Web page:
”It’s just a gorgeous day out there.”
“Let’s enjoy it. We know what’s coming next.”
Terry and I were sitting in a local eatery, stirring our coffees and looking out the window. We sort of sighed over the thought of summers past as a gusty wind pushed the fallen leaves along the sidewalk.
“But Halloween is a lot of fun – and it’s theatre season again!”
We both brightened and sat up a bit straighter. The moment had passed; we had turned the corner. Our gardens had been put to sleep, camping equipment stored in the shed and T-shirts and shorts traded for fleeces and jeans. It was time to move on to the next thing.
Many moons ago I became involved in the tremendously fun theatre scene in Whitehorse – by volunteering. It was winter, so I needed to get out. It was cold, so I needed to stay in. I looked up the number of a local theatre group and phoned them.
“I don’t have any theatre experience, but I’d like to know if you could use an extra pair of hands somewhere.”
“Come out to our next meeting. We could use some help with props.”
OK, I’d taken the first step – but what would I actually be doing? Which yet-to-be-discovered skills might be lurking under the surface?
The meeting was friendly and energetic. People caught up on their comings and goings. Someone plunked an orange-date loaf in the middle of the table with a plastic knife and a stack of napkins. It seemed most people knew each other, but there were a few new members as well.
The conversation turned to the business at hand by way of introductions. There were the actors – “the cast” – who had been selected by audition. And there was everyone else – “the crew.” Not being one of the former, I was therefore one of the latter. Now we were getting somewhere.
Copies of scripts started to appear, thick sheaves of paper hauled out of briefcases and binders. There were extras for those who hadn’t received one yet. A casual read-through started. Glasses of water were passed around. The director offered bits of assistance.
“We’ll need a large umbrella so they can both fit underneath it at the same time but the audience can still see their faces. Props note.”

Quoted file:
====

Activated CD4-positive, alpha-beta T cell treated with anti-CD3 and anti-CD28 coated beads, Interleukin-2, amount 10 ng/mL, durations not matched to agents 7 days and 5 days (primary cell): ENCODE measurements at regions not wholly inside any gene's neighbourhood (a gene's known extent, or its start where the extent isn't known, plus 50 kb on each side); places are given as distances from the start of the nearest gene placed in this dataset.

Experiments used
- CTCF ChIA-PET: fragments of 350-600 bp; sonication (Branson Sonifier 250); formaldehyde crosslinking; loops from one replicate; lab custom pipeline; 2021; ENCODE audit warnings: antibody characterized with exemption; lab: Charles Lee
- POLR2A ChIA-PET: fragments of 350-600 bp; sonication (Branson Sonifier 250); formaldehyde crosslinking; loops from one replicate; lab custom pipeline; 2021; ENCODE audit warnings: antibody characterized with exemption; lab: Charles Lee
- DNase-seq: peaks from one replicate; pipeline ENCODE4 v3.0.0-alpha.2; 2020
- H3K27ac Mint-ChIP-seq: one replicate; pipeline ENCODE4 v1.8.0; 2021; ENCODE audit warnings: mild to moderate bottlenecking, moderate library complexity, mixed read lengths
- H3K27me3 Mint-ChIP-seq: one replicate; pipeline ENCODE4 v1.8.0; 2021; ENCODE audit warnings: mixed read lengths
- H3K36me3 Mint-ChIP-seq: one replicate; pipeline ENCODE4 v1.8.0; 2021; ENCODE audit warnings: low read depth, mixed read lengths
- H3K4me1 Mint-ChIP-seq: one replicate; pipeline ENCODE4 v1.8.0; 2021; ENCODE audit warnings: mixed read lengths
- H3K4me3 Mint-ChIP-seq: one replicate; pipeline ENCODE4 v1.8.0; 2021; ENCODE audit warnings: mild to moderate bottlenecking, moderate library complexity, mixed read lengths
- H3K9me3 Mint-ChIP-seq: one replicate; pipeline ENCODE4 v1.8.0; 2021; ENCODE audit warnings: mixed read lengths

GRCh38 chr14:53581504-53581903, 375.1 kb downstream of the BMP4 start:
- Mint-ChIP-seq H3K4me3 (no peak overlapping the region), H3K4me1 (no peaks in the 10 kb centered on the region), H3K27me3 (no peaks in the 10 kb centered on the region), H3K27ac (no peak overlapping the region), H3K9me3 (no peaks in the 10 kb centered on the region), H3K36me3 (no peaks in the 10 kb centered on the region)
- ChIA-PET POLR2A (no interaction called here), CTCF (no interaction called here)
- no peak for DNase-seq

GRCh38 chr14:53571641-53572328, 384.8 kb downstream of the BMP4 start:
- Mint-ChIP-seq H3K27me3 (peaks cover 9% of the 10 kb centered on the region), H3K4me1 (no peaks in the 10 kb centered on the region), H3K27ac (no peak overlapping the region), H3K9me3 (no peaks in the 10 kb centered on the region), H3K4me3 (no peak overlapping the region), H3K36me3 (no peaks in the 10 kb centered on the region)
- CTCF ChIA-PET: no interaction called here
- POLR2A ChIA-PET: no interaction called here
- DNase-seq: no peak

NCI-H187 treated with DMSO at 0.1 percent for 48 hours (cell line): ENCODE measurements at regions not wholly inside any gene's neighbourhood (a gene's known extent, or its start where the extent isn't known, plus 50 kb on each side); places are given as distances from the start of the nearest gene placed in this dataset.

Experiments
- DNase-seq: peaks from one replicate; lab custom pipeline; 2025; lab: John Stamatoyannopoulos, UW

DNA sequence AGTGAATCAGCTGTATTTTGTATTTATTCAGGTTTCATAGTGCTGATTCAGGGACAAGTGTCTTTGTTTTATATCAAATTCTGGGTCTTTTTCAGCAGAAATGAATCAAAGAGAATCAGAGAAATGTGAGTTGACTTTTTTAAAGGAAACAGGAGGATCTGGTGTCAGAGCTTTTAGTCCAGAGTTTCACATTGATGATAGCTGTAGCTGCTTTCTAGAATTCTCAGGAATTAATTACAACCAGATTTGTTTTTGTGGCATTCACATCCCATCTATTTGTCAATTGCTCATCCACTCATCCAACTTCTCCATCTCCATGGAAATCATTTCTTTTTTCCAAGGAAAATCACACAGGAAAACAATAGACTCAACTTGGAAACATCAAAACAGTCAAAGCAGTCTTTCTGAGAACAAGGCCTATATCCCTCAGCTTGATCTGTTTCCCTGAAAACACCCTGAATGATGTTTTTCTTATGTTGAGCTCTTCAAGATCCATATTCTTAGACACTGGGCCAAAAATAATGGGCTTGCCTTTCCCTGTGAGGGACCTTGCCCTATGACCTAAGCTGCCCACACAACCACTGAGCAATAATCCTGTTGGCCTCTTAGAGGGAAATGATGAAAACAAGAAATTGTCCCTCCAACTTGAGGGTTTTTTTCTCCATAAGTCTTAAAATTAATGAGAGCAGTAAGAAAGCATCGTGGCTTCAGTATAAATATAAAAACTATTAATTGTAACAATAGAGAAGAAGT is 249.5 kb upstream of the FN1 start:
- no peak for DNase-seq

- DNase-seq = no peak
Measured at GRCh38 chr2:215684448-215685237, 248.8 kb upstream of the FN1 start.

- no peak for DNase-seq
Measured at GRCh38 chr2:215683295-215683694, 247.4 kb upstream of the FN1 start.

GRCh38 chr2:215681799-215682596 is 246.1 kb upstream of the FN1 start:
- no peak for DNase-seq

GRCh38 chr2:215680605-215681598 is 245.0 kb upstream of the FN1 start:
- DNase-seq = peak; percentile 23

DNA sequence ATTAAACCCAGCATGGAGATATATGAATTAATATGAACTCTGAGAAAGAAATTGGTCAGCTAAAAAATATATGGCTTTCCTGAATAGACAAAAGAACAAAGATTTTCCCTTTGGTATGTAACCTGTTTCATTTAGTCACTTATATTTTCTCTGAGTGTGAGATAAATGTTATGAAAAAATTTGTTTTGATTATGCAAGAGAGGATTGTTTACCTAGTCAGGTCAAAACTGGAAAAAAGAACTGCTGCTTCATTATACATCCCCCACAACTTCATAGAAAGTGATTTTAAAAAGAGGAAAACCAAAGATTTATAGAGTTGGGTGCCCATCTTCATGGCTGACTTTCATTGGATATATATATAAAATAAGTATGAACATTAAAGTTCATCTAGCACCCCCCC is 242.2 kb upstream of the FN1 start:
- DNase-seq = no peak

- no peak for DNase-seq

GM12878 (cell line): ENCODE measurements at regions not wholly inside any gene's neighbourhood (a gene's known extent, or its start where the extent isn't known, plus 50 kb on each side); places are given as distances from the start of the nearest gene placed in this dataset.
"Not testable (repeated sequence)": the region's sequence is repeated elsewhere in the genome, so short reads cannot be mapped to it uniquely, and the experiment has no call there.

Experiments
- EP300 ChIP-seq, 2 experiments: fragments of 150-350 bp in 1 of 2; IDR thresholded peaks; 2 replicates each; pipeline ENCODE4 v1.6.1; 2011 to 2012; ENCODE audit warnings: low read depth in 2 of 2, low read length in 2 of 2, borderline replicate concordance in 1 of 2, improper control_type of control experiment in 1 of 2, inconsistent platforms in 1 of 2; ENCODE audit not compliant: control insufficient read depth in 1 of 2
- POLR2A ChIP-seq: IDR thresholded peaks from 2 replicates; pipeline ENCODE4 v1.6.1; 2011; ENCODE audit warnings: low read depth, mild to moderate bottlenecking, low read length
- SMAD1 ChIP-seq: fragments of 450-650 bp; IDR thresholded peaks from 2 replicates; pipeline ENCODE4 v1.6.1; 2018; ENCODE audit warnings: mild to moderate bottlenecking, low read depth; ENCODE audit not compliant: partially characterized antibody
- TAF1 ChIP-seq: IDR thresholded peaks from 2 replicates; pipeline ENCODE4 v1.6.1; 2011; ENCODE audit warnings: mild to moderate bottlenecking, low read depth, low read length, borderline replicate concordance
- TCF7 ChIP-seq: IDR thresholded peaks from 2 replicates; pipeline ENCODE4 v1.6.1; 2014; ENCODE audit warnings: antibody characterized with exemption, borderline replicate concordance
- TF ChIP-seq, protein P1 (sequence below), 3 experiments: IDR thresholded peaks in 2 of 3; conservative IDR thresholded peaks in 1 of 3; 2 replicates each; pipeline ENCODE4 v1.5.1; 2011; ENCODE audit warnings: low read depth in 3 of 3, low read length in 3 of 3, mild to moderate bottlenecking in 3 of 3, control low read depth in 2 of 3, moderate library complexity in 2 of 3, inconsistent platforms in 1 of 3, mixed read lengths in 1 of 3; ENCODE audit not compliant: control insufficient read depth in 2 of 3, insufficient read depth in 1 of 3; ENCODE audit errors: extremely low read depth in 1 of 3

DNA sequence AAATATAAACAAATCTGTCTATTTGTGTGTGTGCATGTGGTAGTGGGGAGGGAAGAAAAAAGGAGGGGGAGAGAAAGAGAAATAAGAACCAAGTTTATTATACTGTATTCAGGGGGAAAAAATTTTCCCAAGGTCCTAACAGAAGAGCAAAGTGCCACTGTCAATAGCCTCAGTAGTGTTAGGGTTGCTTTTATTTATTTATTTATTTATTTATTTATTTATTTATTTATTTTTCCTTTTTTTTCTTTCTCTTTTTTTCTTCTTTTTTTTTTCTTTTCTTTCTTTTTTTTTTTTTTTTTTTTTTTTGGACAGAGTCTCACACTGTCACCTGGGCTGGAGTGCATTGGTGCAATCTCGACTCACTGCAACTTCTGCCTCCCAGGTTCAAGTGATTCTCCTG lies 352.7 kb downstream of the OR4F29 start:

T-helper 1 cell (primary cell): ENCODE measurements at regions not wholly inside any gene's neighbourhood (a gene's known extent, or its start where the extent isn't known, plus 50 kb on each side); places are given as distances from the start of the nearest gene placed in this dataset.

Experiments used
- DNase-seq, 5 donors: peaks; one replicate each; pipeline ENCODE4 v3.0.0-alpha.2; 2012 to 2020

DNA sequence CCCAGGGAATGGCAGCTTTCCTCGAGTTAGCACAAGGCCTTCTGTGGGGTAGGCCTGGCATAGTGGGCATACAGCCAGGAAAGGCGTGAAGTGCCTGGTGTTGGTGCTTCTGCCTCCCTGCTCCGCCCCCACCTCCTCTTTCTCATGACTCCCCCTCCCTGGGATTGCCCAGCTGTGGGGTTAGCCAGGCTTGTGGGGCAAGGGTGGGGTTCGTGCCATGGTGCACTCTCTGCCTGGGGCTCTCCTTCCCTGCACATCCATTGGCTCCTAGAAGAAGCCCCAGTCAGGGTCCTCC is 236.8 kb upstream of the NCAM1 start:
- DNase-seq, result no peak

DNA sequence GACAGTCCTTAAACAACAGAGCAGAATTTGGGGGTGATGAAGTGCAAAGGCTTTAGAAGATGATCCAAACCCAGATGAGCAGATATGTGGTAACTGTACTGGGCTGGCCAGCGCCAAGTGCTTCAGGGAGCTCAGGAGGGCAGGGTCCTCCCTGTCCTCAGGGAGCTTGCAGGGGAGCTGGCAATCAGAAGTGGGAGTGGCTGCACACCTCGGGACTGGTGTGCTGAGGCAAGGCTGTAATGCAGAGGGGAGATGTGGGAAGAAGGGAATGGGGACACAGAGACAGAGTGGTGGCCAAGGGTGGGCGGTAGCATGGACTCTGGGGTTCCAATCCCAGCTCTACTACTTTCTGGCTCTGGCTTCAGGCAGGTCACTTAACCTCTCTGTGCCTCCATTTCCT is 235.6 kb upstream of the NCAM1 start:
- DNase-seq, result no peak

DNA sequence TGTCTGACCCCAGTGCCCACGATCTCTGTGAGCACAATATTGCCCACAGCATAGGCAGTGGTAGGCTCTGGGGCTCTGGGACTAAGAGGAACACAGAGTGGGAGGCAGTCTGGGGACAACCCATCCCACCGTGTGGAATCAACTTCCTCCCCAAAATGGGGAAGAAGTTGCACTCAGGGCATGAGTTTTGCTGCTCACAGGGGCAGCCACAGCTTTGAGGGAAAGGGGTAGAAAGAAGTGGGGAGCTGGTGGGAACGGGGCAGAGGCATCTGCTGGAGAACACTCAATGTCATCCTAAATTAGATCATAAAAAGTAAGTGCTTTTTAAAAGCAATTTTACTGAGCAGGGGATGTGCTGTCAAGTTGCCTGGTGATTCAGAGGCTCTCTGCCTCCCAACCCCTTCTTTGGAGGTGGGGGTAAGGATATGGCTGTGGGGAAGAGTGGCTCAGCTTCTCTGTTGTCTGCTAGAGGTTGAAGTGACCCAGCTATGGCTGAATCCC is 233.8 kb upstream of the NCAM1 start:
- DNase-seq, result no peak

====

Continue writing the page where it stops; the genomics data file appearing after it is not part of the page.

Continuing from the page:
Props note! Duly scribbled in the column beside the dialogue of the script.
That was how it all started. The collection of scribbled notes became a typed, legible working list. What did people do before word processors and spreadsheets?
In addition to note-taking and typing, there was shopping – lots of shopping: local stores and markets, want-ads, radio ads, Internet. Where do you find an affordable pair of oversized binoculars?
Details, details! What did the banner of the local paper look like then? Should the picture on the desk be of a person or a place? Does someone carry that bottle on stage, or does it appear out of a drawer?
Through rehearsals, dress rehearsals and on to Opening Night, that first orange-date-loaf assembly, by way of dedication and applied energy, morphs into a polished performance that provides enjoyment both for those involved and those who attend. Yes indeed, it’s theatre season again.
“More coffee, girls?”
“No, thanks, we really should start moving here.”
There are many opportunities to participate in a new pasttime or lend your professional skills. If you are new to your community, it’s a great way to meet your neighbours. Keep an eye on the local papers for upcoming events and calls for volunteers, or contact the Yukon Volunteer Bureau at 456-4304.